Does your View-model Violate Single Responsibility

Intro

The majority of us are unknowingly violating the Single Responsibility Principle when constructing our view-models. The XAML below consists of three buttons that when pressed will show a description relative to each button. There is also a clear button to clear all description fields.

XAML:

<Window .
        . . .
        xmlns:local="clr-namespace:WpfApplication2">

    <Window.Resources>
        <Style TargetType="Button">
            <Setter Property="Height" Value="40" />
            <Setter Property="Margin" Value="5" />
        </Style>
    </Window.Resources>
    
    <Window.DataContext>
        <local:ViewModel />    
    </Window.DataContext>

    <Grid>
        <Grid.RowDefinitions>
            <RowDefinition Height="auto" />
            <RowDefinition Height="auto" />
            <RowDefinition Height="auto" />
        </Grid.RowDefinitions>
        <Grid.ColumnDefinitions>
            <ColumnDefinition />
            <ColumnDefinition />
            <ColumnDefinition />
        </Grid.ColumnDefinitions>

        <Button Grid.Column="0" Grid.Row="0" Content="Command1" Command="{Binding Command1}" />
        <TextBlock Grid.Column="0" Grid.Row="1" Text="{Binding Description1}" />

        <Button Grid.Column="1" Grid.Row="0" Content="Command2" Command="{Binding Command2}" />
        <TextBlock Grid.Column="1" Grid.Row="1" Text="{Binding Description2}" />

        <Button Grid.Column="2" Grid.Row="0" Content="Command3" Command="{Binding Command3}" />
        <TextBlock Grid.Column="2" Grid.Row="1" Text="{Binding Description3}" />
        
        <Button Grid.Column="1" Grid.Row="2" Content="Clear" Command="{Binding ClearCommand}" />
    </Grid>
</Window>

Now Take the following view-model:

    public class ViewModel : INotifyPropertyChanged
    {
        public event PropertyChangedEventHandler PropertyChanged;

        public ViewModel()
        {
            Command1 = new DelegateCommand(OnDescription1Requested);
            Command2 = new DelegateCommand(OnDescription2Requested);
            Command3 = new DelegateCommand(OnDescription3Requested);

            ClearCommand = new DelegateCommand(obj => Description1 = Description2 = Description3 = string.Empty);
        }

        string _description1 = null;
        public string Description1
        {
            get { return _description1; }
            set
            {
                if (_description1 != value)
                {
                    _description1 = value;
                    OnNotifyPropertyChanged();
                }
            }
        }

        string _description2 = null;
        public string Description2
        {
            get { return _description2; }
            set
            {
                if (_description2 != value)
                {
                    _description2 = value;
                    OnNotifyPropertyChanged();
                }
            }
        }

        string _description3 = null;
        public string Description3
        {
            get { return _description3; }
            set
            {
                if (_description3 != value)
                {
                    _description3 = value;
                    OnNotifyPropertyChanged();
                }
            }
        }

        public ICommand Command1 { get; private set; }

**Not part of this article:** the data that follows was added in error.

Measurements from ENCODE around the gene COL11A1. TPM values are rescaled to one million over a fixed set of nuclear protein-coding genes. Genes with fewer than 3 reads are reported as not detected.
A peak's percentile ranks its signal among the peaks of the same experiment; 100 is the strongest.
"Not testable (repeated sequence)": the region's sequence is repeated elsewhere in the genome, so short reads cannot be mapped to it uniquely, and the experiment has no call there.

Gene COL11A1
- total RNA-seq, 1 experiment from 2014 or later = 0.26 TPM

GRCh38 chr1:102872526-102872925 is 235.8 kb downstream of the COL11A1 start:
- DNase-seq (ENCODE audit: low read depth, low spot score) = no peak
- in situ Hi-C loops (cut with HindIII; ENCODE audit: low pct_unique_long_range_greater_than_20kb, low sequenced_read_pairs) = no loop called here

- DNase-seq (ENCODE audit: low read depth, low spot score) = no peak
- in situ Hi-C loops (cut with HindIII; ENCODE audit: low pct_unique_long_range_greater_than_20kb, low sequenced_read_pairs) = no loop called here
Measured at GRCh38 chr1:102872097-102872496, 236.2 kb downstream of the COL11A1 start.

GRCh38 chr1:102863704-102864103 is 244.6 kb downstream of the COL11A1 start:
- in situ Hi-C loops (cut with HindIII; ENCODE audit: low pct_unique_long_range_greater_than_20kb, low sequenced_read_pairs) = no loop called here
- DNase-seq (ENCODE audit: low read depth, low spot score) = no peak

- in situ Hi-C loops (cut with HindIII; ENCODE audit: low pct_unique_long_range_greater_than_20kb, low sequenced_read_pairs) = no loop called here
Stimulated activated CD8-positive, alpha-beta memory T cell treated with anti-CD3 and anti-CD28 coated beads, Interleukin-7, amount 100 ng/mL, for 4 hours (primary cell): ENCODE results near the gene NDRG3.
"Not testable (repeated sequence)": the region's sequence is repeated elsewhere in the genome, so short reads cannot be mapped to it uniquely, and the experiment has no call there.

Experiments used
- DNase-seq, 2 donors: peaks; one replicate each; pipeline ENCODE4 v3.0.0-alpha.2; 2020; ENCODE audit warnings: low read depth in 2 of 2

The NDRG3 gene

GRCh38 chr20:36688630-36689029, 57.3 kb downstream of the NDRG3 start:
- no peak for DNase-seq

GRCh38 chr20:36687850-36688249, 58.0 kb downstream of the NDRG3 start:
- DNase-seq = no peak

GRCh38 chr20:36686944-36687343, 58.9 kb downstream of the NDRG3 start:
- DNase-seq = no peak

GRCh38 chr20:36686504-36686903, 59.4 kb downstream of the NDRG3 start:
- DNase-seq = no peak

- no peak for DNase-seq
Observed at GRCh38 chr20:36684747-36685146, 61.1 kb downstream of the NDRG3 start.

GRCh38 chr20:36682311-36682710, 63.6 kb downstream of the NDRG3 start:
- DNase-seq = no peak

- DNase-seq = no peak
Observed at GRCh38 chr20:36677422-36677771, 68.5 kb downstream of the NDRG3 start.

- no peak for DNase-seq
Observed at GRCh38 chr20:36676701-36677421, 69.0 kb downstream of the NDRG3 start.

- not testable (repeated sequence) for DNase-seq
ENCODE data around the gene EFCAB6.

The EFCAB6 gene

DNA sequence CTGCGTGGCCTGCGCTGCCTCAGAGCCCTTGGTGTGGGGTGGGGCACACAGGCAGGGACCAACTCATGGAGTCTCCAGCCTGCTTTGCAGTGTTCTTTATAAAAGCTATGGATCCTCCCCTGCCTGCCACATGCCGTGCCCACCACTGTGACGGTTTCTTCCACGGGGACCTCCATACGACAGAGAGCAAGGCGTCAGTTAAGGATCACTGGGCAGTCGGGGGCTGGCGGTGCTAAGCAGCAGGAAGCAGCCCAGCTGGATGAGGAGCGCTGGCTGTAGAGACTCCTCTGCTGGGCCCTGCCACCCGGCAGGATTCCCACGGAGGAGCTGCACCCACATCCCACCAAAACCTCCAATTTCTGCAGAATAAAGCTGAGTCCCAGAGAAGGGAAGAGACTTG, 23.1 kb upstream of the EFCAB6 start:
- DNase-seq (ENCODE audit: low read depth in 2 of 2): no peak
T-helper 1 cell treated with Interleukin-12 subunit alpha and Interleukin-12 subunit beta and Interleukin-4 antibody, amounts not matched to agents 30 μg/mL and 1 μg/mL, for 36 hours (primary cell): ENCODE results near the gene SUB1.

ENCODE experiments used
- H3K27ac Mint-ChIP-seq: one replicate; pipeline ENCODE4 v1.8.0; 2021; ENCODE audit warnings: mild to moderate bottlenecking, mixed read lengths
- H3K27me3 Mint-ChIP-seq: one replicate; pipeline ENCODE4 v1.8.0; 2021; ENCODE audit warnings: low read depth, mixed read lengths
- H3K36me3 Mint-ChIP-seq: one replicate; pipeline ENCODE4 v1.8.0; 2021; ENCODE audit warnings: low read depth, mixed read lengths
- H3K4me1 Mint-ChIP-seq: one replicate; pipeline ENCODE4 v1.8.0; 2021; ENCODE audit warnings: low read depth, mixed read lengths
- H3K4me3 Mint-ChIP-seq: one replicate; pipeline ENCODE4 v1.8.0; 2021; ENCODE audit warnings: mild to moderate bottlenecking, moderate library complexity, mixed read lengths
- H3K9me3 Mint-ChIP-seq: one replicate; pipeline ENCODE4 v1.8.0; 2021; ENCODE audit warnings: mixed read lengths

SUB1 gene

public ICommand Command2 { get; private set; }
        public ICommand Command3 { get; private set; }
        public ICommand ClearCommand { get; private set; }

        private void OnNotifyPropertyChanged([CallerMemberName] string propertyName = "")
        {
            PropertyChanged?.Invoke(this, new PropertyChangedEventArgs(propertyName));
        }

        
 
        private void OnDescription1Requested(object obj)
        {
            // Some setup logic before property value is assigned. . .

            // Then assign property value
            Description1 = "some text for description1";
        }

        private void OnDescription2Requested(object obj)
        {
            // Some setup logic before property value is assigned. . .

            // Then assign property value
            Description2 = "some text for description2";
        }

        private void OnDescription3Requested(object obj)
        {
            // Some setup logic before property value is assigned. . .

            // Then assign property value
            Description3 = "some text for description3";
        }
    }

This view-model handles state and accepts commands. So what’s wrong with this view-model? Maybe nothing. It provides the necessities that our view requires to present itself and to submit requests. But look deeper into this view-model. What is its purpose? What is it severely focused on or in other words, how well is it focused?

This view-model is handling two responsibilities. It’s reflecting state and it’s also managing requests. That alone violates the Single Responsibility Principle which is meant to protect us from maintenance concerns. How ironic that WPF’s core design principle is to separate presentation from behavior. However, when practicing MVVM, we religiously bloat our view-models to do the exact opposite and end up coupling behaviors with states without giving it a second thought.

An Alternative Approach

What if we could create a mechanism for separating responsibilities of state and behavior? Specifically, why can’t we create a responder to handle view requests and use our view-model to only reflect the state that our views require for presenting? Then, our actual view-model could be a lot cleaner. Thus, we could offload behaviors of our view-model to a more focused class whose sole responsibility is to respond to commands. Now that sounds like a much better solution to what we have currently.

I acknowledge that some people may say that my recommendation adds unnecessary complexity and that adding this complexity does not produce any noticeable value. Their assumptions are valid. At least until several people begin to maintain that same view-model. It is then that the view-model’s complexity skyrockets out of control and slows down developers from making progress. The view-model’s initial purpose becomes obscured with many responsibilities and results in the view-model appearing more like congress (slow, complex, and in debt).
Creating a ViewModelBase

Let’s start by creating a base class that will manage databinding notifications.

    public class ViewModelBase : INotifyPropertyChanged
    {
        public event PropertyChangedEventHandler PropertyChanged;